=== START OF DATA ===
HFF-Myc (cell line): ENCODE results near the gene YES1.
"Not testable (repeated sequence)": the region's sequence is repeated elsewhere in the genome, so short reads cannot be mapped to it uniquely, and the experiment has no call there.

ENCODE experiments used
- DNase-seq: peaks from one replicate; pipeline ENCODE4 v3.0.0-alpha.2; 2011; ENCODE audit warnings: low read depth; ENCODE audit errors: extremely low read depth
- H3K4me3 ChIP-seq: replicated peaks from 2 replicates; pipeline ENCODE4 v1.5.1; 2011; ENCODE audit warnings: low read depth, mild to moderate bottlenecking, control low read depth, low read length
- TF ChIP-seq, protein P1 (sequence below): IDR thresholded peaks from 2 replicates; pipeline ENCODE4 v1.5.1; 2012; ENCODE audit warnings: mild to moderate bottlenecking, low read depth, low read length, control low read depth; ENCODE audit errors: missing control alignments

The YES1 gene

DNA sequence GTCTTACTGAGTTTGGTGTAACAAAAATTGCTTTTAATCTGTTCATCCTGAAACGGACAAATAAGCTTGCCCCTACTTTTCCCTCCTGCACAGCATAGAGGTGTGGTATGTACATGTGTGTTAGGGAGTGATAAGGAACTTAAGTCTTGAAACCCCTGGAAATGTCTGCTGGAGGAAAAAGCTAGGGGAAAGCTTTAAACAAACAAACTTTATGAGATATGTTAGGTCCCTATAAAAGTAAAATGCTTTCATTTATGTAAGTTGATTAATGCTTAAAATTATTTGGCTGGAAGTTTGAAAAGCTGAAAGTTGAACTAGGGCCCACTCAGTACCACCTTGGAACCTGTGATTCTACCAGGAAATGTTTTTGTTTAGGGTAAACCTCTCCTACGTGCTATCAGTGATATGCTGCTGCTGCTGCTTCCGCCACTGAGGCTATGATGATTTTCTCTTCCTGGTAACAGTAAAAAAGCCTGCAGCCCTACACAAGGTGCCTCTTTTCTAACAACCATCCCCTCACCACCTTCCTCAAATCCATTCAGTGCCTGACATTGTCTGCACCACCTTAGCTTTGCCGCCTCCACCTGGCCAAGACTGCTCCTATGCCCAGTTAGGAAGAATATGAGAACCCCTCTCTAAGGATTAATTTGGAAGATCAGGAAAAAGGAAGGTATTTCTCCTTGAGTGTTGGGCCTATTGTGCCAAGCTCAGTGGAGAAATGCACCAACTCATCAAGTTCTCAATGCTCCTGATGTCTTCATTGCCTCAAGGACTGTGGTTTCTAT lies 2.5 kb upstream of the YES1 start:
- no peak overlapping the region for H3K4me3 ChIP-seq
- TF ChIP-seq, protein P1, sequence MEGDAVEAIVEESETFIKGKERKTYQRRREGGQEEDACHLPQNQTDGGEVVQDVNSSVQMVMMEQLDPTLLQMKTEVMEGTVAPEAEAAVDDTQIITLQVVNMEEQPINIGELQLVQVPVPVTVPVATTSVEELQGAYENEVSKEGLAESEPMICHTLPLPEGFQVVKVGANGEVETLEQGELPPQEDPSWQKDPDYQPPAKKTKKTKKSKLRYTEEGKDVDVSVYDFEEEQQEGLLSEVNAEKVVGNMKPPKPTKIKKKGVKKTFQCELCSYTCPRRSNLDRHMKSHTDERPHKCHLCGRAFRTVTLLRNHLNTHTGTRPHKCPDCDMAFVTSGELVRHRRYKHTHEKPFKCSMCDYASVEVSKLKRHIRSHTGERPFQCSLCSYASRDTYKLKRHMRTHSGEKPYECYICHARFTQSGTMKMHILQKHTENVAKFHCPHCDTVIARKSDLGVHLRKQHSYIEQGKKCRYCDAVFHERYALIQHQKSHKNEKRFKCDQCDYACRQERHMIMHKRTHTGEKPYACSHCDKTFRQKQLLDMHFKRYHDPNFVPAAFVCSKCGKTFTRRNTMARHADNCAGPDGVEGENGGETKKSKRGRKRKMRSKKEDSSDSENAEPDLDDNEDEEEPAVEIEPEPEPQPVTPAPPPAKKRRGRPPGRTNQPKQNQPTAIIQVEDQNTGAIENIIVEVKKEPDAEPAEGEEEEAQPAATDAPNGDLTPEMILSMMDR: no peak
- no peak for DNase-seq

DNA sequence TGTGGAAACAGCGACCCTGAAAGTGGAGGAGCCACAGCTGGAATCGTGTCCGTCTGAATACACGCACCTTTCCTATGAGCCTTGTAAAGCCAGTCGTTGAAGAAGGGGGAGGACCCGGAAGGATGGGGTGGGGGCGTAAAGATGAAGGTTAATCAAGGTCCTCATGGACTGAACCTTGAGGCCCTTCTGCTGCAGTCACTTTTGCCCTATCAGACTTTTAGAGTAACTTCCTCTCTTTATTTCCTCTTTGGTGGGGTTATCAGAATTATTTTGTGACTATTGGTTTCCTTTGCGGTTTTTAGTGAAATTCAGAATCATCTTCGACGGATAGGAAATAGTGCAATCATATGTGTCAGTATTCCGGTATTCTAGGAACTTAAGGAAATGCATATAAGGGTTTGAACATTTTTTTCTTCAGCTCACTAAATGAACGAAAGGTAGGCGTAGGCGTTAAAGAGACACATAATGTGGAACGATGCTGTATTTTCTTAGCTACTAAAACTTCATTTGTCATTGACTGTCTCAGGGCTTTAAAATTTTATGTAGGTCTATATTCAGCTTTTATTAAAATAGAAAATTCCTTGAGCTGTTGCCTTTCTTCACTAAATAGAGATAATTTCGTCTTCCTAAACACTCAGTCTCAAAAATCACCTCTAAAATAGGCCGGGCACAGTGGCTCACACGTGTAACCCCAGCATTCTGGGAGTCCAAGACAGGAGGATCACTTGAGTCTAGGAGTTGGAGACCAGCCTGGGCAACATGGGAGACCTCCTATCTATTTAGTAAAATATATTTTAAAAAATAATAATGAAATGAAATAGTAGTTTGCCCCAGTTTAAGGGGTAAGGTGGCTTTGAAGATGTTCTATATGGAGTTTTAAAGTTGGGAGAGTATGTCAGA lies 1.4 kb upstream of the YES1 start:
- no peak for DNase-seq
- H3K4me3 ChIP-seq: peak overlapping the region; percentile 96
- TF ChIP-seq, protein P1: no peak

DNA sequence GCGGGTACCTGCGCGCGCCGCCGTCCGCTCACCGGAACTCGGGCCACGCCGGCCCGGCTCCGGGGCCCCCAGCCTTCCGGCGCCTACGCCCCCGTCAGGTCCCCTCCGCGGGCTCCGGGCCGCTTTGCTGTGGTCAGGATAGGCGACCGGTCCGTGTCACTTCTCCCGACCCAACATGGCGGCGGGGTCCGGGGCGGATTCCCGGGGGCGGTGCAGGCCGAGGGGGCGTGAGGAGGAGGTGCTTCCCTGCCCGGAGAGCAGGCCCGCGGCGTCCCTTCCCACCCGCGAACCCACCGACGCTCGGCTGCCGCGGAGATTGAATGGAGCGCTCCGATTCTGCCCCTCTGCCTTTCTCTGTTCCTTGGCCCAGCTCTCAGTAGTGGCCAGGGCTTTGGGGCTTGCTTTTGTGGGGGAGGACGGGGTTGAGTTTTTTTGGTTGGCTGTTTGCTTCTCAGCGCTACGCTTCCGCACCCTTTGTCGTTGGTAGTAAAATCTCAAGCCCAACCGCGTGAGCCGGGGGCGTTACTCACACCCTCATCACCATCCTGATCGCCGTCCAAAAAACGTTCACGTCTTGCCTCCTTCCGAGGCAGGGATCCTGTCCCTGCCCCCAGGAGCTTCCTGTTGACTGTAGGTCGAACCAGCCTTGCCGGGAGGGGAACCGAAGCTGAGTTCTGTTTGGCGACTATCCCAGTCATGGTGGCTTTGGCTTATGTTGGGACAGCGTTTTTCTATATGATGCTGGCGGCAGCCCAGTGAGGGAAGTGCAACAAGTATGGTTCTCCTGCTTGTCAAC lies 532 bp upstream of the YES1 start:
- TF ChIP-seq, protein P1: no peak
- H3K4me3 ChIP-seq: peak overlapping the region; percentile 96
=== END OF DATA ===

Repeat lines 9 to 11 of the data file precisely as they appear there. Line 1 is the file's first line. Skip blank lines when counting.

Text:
- no peak overlapping the region for H3K4me3 ChIP-seq
- TF ChIP-seq, protein P1, sequence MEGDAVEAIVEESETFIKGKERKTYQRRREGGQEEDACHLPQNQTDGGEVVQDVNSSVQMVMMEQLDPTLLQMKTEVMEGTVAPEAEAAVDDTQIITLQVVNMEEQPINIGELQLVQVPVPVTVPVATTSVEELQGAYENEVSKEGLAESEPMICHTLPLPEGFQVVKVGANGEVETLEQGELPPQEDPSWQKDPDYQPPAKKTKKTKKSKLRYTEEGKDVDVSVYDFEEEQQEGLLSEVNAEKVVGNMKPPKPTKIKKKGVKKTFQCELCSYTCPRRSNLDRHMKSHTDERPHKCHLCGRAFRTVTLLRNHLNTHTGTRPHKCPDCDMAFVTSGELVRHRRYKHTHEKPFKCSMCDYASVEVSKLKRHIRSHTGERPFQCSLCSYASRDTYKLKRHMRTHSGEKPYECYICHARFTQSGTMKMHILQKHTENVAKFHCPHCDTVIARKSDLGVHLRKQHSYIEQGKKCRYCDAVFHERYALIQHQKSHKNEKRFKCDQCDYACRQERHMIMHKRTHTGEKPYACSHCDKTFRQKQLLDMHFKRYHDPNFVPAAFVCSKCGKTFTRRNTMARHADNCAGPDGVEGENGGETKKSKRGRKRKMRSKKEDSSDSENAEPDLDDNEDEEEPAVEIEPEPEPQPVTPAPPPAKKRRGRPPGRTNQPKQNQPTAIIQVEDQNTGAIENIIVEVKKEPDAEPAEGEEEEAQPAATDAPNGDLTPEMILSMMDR: no peak
- no peak for DNase-seq